Giant Bears of Deosai
Ahmer Ali Rizvi
Hunters and poachers pose constant threat to Himalayan Brown
Bears, the largest animal on Deosai plateau.
or "Dev Vasai" - the Land of Giant, is a vast plateau beyond
the mountains of Kashmir in Himalayan range. The highland was named for
a famous legend described by the Gujjars, who used to spend summer here
and rest of the seasons in Himalayan foothills. They believe in a fable
according to which centuries ago there was a "Giant", who
lived there all the year round and grow all the crops he needed for
himself on this widespread land.
this terrain is yet said to be the land of the giant. Not possessed by
that legendary creature but by the giant "Brown Bears". Yes,
the Deosai plateau is an imperative abode for the Himalayan Brown Bears.
This flat terrain is as high as 13,500 feet above the sea level,
situated 35 km south of Skardu. It's a huge and high meadow of rolling
mounds and grass with a numerous dens and burrows offering an ideal
habitat for grazing animals. The total area of Deosai plain is about
3,000 sq km.
Bear belongs to the widest range of any specie of bear in the world. It
is found in abundance in Alaska, Montana, Idaho and Kodiak Island in
North America. Alaskan and Kodiak genus are the largest of its family
with an average weight of 300 kg. Smaller populations are found in
Canada, eastern and western Europe and northern Asia.
Brown bear varies in size but generally appears larger than all other
wild animal species in the region. Heaviest specimen recorded as 160 kg
the Himalayan Brown Bear is comparatively smaller than
Alaskan bear, but no doubt, it is the largest animal on Deosai plateau.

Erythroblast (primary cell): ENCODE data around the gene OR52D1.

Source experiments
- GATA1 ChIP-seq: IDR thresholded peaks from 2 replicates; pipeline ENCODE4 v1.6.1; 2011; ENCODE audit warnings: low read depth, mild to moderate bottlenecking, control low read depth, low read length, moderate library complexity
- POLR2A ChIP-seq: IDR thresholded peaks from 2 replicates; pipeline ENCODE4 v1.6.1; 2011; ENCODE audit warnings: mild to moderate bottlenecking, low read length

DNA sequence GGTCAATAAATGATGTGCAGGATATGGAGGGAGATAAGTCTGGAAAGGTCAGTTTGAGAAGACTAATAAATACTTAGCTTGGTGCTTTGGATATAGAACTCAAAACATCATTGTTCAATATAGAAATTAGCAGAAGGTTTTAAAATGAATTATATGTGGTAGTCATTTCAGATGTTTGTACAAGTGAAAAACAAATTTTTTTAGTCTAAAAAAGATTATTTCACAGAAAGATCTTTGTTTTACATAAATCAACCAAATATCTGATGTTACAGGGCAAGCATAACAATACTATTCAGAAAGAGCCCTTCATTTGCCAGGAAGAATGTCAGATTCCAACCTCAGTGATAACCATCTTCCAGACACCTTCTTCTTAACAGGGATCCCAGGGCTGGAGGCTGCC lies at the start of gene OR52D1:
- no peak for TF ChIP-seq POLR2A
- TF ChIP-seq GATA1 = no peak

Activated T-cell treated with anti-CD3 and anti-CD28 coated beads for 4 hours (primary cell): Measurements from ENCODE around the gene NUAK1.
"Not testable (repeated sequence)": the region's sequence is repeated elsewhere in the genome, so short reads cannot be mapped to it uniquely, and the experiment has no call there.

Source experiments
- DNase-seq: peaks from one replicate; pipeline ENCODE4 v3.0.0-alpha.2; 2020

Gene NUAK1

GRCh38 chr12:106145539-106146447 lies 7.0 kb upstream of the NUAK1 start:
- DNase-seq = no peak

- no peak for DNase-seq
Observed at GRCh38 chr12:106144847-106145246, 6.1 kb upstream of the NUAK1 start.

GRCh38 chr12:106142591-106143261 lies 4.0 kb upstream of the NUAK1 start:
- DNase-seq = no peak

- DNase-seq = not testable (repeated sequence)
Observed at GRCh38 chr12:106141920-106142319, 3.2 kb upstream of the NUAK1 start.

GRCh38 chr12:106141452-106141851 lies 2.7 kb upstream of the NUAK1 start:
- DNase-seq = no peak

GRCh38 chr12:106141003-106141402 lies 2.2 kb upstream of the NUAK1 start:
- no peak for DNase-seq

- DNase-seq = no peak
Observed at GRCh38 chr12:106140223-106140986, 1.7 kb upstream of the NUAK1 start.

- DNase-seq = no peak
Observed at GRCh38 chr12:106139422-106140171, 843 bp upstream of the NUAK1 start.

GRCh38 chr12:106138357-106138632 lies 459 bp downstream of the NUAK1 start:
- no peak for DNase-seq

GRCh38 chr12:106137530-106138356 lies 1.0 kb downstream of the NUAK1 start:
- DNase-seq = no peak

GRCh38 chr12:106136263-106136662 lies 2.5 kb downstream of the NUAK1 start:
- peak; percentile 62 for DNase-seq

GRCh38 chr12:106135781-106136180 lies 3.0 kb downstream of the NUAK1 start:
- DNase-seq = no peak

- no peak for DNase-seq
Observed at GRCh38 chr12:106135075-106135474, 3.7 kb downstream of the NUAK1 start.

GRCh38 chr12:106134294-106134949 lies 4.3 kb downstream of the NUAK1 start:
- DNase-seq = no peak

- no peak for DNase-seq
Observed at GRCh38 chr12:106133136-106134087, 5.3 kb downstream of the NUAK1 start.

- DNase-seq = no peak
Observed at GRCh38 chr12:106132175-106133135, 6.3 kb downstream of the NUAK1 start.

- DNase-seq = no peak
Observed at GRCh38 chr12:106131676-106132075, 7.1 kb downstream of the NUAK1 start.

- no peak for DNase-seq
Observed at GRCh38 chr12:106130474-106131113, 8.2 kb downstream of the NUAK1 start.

Its colour varies from dark reddish brown to light sandy shades. In
physique, Brown Bear is characterized by a distinctive hump on its
shoulders, a slightly dished profile to the face and long claws on the
Bear generally occupy a wide range of habitats including dense forests,
sub-alpine mountain areas and tundra. In Pakistan, it is restricted to
alpine meadow and sub-alpine scrub zones. Some bears have also been
spotted in Panma and Biafo Glaciers, whereas a very few Brown Bears are
suspected in Chitral, Khunjerab National Park - Gilgit and Neelam
Valley, Azad Kashmir.
Bear mainly eats vegetation such as grass, sedge, bulbs and roots. It
also eats rodents such as rats, dormice, ground squirrels, hedgehogs,
marmots and fishes. In some incidences, Brown Bear in Deosai has been
found killing domestic goats and sheep.
interesting thing about a bear is its "Winter Dormancy". In
early days of winter when snow starts covering grassland and weather
becomes harsh, Brown Bear holds back grazing and other activities in
open areas and enters den to spend whole winter. It usually hibernates
for five to seven months from November to April. During this, its body
temperature, heartbeat and other metabolic rates are reduced. Its
requirement for food and water is also eliminated. At the onset of
summer, it wakes up and comes out of den in search of food again. Some
scientists believe that Brown Bear does not hibernate completely as
other animals, which live in cold climates, do.
most circumstances, Brown Bear is found lonely when wandering or grazing
in grassland. However, female is usually accompanied by its cubs. During
the breeding season, a male is used to be associated with a female only
for two weeks. Mating takes place from early May to the middle of July,
while the baby bears usually come into the world from the months of
January to March.
Bear in Deosai is a slow moving and breeding animal as compared to its
cousins in other parts of the world. In other regions, the litter size
is generally one to three and a female usually breeds every three years.
But in case of Himalayan bears of Deosai, the litter is limited to just
one or two every three to four years. The reason is itself the low
population of male animals to make a perfect pair over and over again.
Furthermore there are several climatic constraints. For example, being
situated at an extraordinary height, there is insufficient oxygen to